No! No! No! It's only a cheap, dirty trick to gather all possible data on your comportament whithout ever having to raise a finger. They'll know how much and when and where you drink/shit/eat/ love/cry/wash/sleep/etc and stuff their databases for free (notice how the "discounts" are lilliputian in comparison with what they steal you through the abovementioned tricks... did you know that 35% of the fridge products you buy will go directly from fridge to dustbin? That's the real average, duh)

So let's battle against them! Codebar! Understand! Explain others! Free the stupid slaves... watch the world around you free from petty convention and understand in what for an awful mess you are condemned to live!

+ORC, the old red cracker... (I'm not finished yet, there's more to come!)

An addition, by Michel (slightly edited by fravia+):

- Why do they start with fresh fruit? (addendum)
Fresh fruits are fragile.  If you put them in the bottom of your
caddy and then lay heavy conserves on it, it will be a mess...  
So you have to begin with the conserves (near the exit), then 
have to go back to the fruits, then return once more towards the exit.  
Result : you cross shelves three times instead of one !

- The entrance is left
The "counterclockwise" turning is due to the fact that the right leg
is usually stronger... the 90% of the population is right-handed (or
"right-legged" in this case ?).  So it is normal to turn slightly to 
the left.  

Funny, but some shops seem to experiment the opposite: a big european 
furniture shop (IKEA) has choosen for some of its shops (in France for 
instance, yet not elsewhere) a "clockwise direction" layout.  
The idea is probably that in this way you will browse through these 
shops more slowly, instead of choosing the "optimum" -quicker- trajectory.

- "Hypermarket"
I don't know if this concept exists in english.  In french (my native 
language, as you probably have already guessed), it means a big supermarket 
which sells not only food: also clothing, tools, and so on.
In these "hypermarkets", things are in part different from the supermarkets: 
they have plenty of room, so they can mix the food and the non-food (one
shelf of food, and one shelf of non-food).  So when you have taken -say- 
your usual vodka and you want to get your peanuts, you *will* pass through
the shelf where they sell those magnificents-and-yet-not-so- expensive beer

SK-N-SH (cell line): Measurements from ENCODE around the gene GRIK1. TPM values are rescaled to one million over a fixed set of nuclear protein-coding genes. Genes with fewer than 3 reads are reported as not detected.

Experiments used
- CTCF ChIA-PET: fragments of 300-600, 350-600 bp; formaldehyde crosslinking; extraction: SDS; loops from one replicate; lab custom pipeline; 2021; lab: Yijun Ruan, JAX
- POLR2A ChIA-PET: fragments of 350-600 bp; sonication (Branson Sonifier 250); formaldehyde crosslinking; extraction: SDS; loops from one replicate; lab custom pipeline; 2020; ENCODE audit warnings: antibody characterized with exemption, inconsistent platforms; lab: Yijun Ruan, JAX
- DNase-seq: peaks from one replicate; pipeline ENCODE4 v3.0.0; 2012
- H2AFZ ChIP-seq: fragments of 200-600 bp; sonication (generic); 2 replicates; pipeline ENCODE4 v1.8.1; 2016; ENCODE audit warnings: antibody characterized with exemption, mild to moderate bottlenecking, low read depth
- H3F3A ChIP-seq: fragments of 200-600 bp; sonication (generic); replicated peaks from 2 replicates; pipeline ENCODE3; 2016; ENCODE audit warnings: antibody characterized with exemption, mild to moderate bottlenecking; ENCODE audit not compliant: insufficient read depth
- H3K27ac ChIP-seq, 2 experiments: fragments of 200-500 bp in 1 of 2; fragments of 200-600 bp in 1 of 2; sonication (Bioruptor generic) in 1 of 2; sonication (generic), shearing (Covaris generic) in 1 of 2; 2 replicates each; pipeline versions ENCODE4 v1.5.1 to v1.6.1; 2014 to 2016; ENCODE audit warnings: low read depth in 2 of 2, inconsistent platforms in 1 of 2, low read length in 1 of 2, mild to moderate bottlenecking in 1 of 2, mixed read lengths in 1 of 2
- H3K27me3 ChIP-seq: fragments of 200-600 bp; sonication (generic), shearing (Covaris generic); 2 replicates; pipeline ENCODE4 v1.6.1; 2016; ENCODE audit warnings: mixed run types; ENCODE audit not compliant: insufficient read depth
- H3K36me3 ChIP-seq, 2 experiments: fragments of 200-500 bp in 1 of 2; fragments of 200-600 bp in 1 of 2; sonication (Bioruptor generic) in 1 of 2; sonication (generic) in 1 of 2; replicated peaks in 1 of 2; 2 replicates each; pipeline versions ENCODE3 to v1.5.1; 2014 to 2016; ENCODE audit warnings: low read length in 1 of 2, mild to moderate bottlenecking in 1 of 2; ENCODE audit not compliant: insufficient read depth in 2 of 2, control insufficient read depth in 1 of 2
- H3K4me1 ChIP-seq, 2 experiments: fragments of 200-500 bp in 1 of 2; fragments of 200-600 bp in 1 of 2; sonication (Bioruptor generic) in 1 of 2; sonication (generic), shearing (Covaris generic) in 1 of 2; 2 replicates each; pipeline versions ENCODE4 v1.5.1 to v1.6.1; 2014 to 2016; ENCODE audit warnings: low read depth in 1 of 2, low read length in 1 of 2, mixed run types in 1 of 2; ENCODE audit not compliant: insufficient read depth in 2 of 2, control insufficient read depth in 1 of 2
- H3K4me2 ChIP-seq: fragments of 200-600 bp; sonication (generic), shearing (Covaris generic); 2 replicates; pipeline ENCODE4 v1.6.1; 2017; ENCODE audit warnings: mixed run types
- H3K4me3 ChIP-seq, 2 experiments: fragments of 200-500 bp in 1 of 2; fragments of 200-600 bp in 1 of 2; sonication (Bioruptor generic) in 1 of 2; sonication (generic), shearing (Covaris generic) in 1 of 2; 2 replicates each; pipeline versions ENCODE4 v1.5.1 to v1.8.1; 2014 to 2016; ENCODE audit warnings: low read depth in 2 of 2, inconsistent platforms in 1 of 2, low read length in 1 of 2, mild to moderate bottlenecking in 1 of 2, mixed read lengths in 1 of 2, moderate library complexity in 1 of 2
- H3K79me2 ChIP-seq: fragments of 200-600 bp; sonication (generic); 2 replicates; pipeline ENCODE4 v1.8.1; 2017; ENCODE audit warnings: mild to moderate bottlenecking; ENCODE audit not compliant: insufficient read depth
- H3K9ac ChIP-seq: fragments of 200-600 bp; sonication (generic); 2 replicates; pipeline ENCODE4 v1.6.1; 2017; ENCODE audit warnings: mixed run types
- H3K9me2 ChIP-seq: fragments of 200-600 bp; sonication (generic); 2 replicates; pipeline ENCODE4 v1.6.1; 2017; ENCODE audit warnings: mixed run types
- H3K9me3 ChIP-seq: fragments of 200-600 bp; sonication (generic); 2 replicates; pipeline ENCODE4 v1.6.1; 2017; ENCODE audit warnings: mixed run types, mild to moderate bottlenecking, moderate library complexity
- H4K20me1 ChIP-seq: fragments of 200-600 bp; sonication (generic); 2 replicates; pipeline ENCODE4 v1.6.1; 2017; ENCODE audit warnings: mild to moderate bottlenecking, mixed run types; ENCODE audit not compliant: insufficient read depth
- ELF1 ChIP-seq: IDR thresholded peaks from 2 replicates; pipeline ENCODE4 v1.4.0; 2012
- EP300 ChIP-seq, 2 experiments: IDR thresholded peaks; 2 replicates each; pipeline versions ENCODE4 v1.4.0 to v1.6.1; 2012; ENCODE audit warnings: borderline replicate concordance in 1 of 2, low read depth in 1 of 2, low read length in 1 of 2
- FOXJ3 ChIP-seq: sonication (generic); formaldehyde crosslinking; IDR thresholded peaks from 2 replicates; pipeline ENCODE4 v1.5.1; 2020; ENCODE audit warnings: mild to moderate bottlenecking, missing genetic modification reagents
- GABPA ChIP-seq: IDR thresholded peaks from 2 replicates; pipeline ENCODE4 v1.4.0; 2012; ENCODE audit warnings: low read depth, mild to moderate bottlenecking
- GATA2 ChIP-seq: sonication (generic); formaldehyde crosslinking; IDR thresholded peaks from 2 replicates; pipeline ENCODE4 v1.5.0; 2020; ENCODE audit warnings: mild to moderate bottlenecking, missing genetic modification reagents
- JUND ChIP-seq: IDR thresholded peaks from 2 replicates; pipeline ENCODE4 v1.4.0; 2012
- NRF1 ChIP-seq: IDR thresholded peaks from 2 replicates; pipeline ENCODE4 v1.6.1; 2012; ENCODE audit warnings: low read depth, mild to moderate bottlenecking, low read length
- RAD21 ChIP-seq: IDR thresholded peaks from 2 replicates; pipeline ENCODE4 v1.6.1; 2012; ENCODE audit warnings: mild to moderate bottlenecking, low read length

Moreover at the beginning of the shop there is always a "starter", with all 
the current "discounts", and usually also clothes, wine and other completely 
useless gadgets...

- Men and women (non P.C. section ;-)
Usually, women are going to the supermarket.  That's why in the
"hypermarkets" (see above), the clothing is always between the entry
and the food.
But in the last 15 years, with women working more and more, men have 
begun to go shopping, instead of their wives.  Result: in the commercials, 
on your TV you are now brainwashed about "men taking care of themselves", 
and instead of the good old "AQUA VELVA" and "Eau de Cologne 4711", which 
were more or less the only things you would have bought (if ever) in the 
pre-enslavement old good times you now have an icredible plethora of 
'parfums pour homme' (note the form of parfums' bottles, btw, which 
as usual has a pavlovian meaning); and not only parfums: have a look: shampoo
"formule homme",  Gilette Sensor-Excel-Plus-Double-..., and so on!
They realized they have a lot of new potential gullible slaves, and they 
found an easy way to get'em... it's easy to foresee: parfums for kids (already 
started with totthpaste) and for dogs and cats...

- Generalization: slave's surroundings
These concepts are true for the supermarkets.  These last 10 years
in Europa, it has generalized (an idea coming from US, as it is older
there) to what we call "commercial center": a supermarket is never
alone, you always have other shops around: jewelry, hi-fi shop,
CD/Video shop, deluxe clothing, fashion clothing, low-price clothing,
even cinemas (in english "theaters" ?), *and* the obligatory Quick or

Ok, that's all.  Thanks for reading ;-)  Complete informations on the
subject must exist somewhere, at least in marketing courses, or
perhaps in psychology, I don't know.  Anyway, it's always good 
stuff to know.


An addition, by The Dark One (slightly edited by fravia+):

As for small additions i'd like to make to two essays...

1. There is +ORC's essay about supermarkets and how they enslave you, which mentions the counterclockwise effect. I for myself have a small side job in a pathetic attempt to get more money to cover my ever growing expenses, and can add to this.

One time in this sports store, I was told to adjust all the lamps on the floor i was working on. Naturally, when i was told to give them a little tilt to the left while still illuminating the products (make everything look nice and shiny and all that), I had to ask why that would have any effect. The story behind it was the same counterclockwise effect, but added to that the fact that when the lamps are tilted that way, it will invite the customer to keep a certain direction. walking in normally and taking the counterclockwise route, the customer will see light shining on the clothing, walking clockwise, he will have light shining somewhat in his eyes... at least in his view of vision. Therefore, what will happen is that 'the herd' will take the signals in his visual range and most likely amble through the store counterclockwise, and end up in front of the cash register, or at least not disturb other customers as they browse by moving in an opposing direction. To mention another aspect of 'herd behaviour', people like to 'follow the leader', and when they see people in front of them moving through the whole store, instinctively they will follow, thinking 'there must be a reason people look through it'.